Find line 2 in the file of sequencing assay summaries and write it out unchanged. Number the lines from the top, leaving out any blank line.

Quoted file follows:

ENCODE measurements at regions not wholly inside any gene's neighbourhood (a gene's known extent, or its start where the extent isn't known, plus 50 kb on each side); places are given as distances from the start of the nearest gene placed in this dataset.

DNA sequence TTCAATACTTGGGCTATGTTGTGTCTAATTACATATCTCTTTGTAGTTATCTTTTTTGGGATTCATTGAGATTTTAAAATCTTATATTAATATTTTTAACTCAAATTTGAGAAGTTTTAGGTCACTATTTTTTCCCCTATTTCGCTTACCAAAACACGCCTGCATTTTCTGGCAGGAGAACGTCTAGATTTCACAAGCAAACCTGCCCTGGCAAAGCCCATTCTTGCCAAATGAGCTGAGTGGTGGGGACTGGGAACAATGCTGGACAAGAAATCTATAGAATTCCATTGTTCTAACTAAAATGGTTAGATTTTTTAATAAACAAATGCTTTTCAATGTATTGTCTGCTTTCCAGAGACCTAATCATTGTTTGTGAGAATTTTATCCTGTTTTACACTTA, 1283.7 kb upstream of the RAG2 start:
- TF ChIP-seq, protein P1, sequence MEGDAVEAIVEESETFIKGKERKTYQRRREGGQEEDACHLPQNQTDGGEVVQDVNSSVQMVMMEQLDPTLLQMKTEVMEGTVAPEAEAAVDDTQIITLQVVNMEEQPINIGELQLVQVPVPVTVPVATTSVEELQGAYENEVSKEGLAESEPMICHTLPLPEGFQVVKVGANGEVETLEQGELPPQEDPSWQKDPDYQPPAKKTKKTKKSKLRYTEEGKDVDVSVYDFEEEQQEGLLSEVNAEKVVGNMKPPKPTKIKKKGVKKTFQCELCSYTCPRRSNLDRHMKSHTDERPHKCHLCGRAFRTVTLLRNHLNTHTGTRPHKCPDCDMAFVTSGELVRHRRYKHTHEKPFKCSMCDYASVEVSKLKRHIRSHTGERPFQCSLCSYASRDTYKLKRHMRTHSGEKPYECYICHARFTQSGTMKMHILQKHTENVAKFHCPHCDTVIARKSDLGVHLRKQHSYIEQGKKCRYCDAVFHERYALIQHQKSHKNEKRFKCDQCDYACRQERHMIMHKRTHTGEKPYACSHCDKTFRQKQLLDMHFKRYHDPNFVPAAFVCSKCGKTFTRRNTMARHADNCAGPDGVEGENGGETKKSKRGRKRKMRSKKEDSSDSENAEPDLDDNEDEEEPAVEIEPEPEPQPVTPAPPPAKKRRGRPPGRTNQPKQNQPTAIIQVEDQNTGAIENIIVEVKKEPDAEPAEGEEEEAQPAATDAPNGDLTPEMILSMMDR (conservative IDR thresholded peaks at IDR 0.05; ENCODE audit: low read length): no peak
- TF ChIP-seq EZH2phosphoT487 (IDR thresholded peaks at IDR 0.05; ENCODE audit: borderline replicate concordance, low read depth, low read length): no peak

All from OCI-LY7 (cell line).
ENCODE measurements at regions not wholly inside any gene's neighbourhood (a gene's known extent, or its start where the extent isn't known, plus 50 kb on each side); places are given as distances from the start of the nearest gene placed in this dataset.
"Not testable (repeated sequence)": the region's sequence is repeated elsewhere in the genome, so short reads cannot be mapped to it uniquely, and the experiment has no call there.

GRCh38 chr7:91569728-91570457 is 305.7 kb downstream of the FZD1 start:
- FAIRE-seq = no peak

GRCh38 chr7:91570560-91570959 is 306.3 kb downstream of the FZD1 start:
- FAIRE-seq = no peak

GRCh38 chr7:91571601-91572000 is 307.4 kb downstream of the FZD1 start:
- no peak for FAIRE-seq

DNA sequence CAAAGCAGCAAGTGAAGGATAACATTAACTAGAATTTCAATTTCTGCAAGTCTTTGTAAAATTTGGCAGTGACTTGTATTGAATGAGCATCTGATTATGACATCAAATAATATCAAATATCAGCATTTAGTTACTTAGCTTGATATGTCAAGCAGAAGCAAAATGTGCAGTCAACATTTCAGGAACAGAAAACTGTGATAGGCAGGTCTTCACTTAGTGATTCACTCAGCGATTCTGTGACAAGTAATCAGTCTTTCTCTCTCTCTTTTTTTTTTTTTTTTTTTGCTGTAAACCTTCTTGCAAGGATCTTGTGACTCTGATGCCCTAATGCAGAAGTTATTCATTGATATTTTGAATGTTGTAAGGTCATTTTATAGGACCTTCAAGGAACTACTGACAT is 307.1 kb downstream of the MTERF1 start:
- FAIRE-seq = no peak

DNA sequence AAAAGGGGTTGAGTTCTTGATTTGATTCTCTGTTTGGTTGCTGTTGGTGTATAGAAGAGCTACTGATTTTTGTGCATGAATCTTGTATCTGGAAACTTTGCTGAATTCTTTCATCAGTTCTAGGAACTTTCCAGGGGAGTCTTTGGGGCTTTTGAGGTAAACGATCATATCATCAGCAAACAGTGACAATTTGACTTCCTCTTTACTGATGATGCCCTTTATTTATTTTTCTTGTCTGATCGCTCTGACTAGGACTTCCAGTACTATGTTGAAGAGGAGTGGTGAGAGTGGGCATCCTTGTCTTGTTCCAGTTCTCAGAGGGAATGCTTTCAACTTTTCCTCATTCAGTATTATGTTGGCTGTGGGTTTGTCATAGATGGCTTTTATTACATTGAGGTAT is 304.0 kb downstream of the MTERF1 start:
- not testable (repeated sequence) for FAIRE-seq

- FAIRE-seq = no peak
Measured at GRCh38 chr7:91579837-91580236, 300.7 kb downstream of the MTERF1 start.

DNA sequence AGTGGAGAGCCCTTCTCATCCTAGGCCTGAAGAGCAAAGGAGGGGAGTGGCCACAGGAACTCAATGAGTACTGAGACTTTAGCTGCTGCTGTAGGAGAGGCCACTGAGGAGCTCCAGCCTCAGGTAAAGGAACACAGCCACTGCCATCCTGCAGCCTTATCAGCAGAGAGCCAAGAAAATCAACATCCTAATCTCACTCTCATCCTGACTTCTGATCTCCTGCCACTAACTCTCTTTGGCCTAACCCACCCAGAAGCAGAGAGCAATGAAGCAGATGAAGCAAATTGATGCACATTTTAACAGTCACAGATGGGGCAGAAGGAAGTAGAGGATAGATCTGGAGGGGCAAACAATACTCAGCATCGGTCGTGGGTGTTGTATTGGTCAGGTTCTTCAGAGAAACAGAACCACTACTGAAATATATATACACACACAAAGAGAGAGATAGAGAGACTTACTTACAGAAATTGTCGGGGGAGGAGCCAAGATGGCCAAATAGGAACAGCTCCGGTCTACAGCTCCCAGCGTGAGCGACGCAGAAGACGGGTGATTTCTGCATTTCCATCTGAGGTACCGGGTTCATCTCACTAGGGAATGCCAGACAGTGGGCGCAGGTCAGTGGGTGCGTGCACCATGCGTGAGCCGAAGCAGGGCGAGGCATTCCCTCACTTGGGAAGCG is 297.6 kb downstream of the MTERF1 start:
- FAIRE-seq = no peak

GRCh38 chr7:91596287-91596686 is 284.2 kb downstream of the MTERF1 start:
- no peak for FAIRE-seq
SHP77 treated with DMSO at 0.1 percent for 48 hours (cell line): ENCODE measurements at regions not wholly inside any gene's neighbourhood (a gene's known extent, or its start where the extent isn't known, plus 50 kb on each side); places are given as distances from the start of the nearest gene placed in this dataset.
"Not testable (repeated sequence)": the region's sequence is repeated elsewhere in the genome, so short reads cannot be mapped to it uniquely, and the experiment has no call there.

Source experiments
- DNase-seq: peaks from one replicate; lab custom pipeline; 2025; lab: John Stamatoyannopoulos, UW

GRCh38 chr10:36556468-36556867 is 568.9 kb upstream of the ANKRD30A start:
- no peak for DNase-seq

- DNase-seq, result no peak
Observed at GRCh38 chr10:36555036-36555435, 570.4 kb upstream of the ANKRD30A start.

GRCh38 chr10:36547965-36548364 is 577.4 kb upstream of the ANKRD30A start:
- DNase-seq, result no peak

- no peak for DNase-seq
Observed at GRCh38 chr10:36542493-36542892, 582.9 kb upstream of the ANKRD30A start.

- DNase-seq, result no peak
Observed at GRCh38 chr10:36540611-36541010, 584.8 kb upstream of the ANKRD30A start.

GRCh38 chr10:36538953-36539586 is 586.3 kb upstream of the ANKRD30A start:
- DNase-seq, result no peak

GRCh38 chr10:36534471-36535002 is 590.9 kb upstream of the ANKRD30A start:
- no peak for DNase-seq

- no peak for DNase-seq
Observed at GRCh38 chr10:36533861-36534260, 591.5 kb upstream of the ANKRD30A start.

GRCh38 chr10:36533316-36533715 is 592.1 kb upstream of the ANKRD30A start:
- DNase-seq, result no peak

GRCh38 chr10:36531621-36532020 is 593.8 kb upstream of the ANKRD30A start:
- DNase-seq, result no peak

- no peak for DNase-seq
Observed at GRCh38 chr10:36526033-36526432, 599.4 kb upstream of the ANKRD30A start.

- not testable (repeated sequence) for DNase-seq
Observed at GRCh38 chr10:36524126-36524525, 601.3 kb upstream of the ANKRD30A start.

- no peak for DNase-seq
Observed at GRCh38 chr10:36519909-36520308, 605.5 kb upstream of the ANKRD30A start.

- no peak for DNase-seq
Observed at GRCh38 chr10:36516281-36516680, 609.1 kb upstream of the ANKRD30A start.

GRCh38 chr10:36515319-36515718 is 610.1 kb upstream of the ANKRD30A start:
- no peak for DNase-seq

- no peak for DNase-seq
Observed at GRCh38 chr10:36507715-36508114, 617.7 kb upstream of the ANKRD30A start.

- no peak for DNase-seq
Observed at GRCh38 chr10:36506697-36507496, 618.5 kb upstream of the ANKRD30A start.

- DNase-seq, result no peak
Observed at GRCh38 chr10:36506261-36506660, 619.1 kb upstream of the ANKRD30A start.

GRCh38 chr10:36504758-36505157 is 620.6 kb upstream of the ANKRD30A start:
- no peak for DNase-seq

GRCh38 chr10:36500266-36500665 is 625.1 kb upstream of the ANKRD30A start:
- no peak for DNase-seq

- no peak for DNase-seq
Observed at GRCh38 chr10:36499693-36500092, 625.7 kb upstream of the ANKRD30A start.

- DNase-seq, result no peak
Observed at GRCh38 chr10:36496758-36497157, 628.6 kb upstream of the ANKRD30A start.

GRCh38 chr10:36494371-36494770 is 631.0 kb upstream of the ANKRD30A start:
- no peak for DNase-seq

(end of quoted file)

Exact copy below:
DNA sequence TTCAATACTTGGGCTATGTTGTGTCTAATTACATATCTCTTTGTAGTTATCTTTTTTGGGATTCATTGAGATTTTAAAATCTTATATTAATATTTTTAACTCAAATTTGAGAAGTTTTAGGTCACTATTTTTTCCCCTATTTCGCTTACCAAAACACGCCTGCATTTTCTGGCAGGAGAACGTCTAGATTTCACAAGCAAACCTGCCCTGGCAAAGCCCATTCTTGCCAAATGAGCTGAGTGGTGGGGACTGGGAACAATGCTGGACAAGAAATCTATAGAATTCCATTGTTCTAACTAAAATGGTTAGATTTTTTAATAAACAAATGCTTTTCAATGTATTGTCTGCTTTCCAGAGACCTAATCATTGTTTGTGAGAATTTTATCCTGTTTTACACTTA, 1283.7 kb upstream of the RAG2 start: